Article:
Halloween has come and gone again, so as have been our habit the last few years we will revisit the graveyard of buried ideas. Without saying too much, this will (hopefully) be the last time we do this so instead of focusing on just one mechanic, read on to learn about a few different designs we threw out along the way!
When we first started with the Backworlds prototype, we had parameters for every conceivable value relating to physics built into each level – if it controlled movement in any way, you could change the frontworld/backworld behavior of it. With this in mind, having levels where we completely removed gravity came naturally and we built a few examples of puzzles where you would build up momentum in frontworld that would get preserved in backworlds to get around obstacles. While this mechanic made good use of the ability to paint anywhere freely, it was difficult to come up with puzzles that were hard to figure out but easy to solve as the ones we had mostly revolved around judging velocities and distances.
Another idea that came early was one to remove friction completely in the backworld – this was mostly an idea driven by aesthetics, coming at a point where we had not settled on a graphical style or decided how the front- and backworld would relate thematically. In short, it was easy to imagine an area that was frozen over in backworld, and since all of our physics values were exposed it was trivial to implement. We were quick to abandon this idea as it proved to be a very small difference mechanically and we could only really figure out one puzzle with it without resorting to specific objects. We do not shy away from using world-specific objects with Backworlds, but we try to be careful about adding too much since – as mentioned in the “circuit” retrospective – it has an inherent risk of becoming an awkward interface for solving a puzzle that is ill-suited for the game.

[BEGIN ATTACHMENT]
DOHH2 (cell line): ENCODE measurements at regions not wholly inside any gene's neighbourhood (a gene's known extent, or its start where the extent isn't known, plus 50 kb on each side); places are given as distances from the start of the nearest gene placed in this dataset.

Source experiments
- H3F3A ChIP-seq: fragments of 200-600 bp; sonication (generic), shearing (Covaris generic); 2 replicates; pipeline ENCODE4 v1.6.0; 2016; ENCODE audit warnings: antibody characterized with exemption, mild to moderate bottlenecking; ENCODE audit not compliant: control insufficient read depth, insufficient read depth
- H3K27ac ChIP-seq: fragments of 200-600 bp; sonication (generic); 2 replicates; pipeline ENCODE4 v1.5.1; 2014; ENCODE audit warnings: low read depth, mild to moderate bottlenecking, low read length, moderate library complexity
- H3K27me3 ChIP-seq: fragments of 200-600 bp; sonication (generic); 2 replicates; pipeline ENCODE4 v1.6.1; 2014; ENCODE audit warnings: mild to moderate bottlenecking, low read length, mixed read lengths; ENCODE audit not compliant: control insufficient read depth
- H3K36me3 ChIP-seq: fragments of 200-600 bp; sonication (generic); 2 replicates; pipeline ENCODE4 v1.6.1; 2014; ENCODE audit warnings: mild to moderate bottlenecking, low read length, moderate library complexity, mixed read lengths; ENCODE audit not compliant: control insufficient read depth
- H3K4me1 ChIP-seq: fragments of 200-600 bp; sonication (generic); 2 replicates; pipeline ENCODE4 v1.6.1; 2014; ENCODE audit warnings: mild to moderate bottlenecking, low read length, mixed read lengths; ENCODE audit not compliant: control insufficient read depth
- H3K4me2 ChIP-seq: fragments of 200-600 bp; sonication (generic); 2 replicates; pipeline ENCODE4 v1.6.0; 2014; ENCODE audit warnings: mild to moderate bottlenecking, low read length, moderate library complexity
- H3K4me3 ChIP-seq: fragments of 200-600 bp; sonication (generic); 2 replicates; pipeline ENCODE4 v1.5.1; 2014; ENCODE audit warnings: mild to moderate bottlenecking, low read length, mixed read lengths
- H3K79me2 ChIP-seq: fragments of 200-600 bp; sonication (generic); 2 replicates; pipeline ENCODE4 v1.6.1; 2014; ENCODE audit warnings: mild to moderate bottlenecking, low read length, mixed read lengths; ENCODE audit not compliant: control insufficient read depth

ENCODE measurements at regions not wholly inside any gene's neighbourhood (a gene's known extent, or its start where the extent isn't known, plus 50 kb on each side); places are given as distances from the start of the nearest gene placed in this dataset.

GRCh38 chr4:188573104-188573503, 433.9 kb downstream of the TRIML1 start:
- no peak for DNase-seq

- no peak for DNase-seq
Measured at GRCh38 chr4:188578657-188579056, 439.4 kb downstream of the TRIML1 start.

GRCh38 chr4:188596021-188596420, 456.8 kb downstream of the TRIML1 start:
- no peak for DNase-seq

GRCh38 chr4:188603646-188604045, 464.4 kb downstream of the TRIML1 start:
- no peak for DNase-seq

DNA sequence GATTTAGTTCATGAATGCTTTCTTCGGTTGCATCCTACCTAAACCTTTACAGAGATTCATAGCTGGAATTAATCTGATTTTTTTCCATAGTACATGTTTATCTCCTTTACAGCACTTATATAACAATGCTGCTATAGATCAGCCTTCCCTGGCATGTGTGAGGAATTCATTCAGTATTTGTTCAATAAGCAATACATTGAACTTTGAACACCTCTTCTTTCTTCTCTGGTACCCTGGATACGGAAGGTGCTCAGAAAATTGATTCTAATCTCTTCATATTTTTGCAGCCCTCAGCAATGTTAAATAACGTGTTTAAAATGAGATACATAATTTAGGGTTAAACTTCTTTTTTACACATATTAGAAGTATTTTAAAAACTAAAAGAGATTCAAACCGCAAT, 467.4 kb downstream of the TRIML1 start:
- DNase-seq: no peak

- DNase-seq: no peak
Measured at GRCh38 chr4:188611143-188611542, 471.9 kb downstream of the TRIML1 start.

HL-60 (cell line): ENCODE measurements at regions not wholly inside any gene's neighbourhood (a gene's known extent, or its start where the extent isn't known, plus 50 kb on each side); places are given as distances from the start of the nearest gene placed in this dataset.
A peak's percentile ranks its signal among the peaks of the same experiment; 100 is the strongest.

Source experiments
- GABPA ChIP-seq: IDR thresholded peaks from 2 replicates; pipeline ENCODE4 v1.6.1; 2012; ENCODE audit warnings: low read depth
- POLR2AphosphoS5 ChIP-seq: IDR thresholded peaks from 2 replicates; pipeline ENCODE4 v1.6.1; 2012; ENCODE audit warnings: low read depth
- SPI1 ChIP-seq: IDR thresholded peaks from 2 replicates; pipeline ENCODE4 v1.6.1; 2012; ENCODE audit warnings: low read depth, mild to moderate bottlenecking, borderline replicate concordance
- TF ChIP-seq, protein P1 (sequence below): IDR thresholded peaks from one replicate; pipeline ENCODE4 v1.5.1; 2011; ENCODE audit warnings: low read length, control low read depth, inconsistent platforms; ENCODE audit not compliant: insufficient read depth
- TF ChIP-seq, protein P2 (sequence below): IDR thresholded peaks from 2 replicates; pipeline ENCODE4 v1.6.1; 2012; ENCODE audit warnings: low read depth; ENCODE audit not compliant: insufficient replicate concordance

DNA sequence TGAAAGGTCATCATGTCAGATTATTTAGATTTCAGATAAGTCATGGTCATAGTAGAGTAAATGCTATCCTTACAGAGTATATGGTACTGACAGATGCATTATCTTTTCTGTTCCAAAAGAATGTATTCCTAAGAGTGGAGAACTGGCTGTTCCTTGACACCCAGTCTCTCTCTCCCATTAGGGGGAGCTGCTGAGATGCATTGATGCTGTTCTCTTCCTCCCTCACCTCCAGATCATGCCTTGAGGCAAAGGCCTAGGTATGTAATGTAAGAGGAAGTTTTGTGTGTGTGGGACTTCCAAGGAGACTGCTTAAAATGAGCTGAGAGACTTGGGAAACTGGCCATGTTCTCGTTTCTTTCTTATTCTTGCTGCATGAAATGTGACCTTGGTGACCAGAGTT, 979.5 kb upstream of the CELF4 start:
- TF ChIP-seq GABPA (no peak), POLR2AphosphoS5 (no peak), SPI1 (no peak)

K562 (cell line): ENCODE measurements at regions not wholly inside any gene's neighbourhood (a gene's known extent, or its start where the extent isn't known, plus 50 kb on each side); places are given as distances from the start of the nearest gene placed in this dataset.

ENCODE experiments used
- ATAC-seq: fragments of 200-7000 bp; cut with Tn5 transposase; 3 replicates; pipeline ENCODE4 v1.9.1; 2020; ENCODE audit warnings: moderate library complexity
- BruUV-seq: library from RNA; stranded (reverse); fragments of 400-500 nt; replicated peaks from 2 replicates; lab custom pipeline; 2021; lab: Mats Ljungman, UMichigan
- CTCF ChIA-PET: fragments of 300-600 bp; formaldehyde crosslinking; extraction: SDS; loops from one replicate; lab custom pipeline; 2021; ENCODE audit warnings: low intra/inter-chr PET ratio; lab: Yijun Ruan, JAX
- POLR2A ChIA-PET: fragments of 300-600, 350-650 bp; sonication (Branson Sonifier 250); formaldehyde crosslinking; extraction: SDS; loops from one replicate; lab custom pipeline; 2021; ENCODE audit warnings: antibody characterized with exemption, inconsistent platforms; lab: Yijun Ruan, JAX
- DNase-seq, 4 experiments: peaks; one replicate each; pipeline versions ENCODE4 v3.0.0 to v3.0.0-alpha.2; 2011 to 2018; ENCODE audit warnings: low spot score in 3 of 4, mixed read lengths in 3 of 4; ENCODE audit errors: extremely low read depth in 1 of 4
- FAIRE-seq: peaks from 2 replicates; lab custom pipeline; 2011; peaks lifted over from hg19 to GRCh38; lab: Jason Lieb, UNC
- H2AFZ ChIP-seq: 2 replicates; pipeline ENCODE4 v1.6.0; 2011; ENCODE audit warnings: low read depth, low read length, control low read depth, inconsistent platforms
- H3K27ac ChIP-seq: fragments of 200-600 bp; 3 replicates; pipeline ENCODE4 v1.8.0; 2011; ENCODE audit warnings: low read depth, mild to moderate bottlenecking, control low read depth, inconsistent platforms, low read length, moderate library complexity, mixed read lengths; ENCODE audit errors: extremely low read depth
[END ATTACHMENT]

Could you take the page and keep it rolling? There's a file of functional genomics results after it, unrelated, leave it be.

The final idea I’m going to mention today is one of the ones we came up with after giving up on “scroll” – the basic idea of this one was that moving objects horizontally in backworld would grow or shrink them. Initially this felt like a cool idea as it wasn’t an immediately obvious mechanic, as such it encourages players to think in new ways and provides fertile ground for “a-ha” – moments. We played around with it for a bit and felt that while there were some interesting puzzles there, the painting felt incidental – it was hard to create puzzles where the painting made it interesting rather than tedious to affect the scale of objects. We also found that puzzles became very restricted unless we inserted areas were you could not paint, and whenever a mechanic has this many problems with the Backworlds main mechanic we have not stayed with it for long.
There are many more smaller ideas we tried out and threw out along the way, changing other aspects of movement or revolving around objects that behave differently in front- and backworld, but most fall in one of these categories – they weren’t good ideas to begin with, the gameplay they offered was a tricky platforming challenge rather than a tricky puzzle one or they were ill-suited for being used with the Backworlds painting mechanic or even in a platform game overall.
We are still working hard on finishing up the game, finalizing the art in all areas and making sure the game is stable and performant on a variety of platforms. With that in mind and expo season over, it might be a while until we have any more big announcements but we will keep posting about our progress along the way!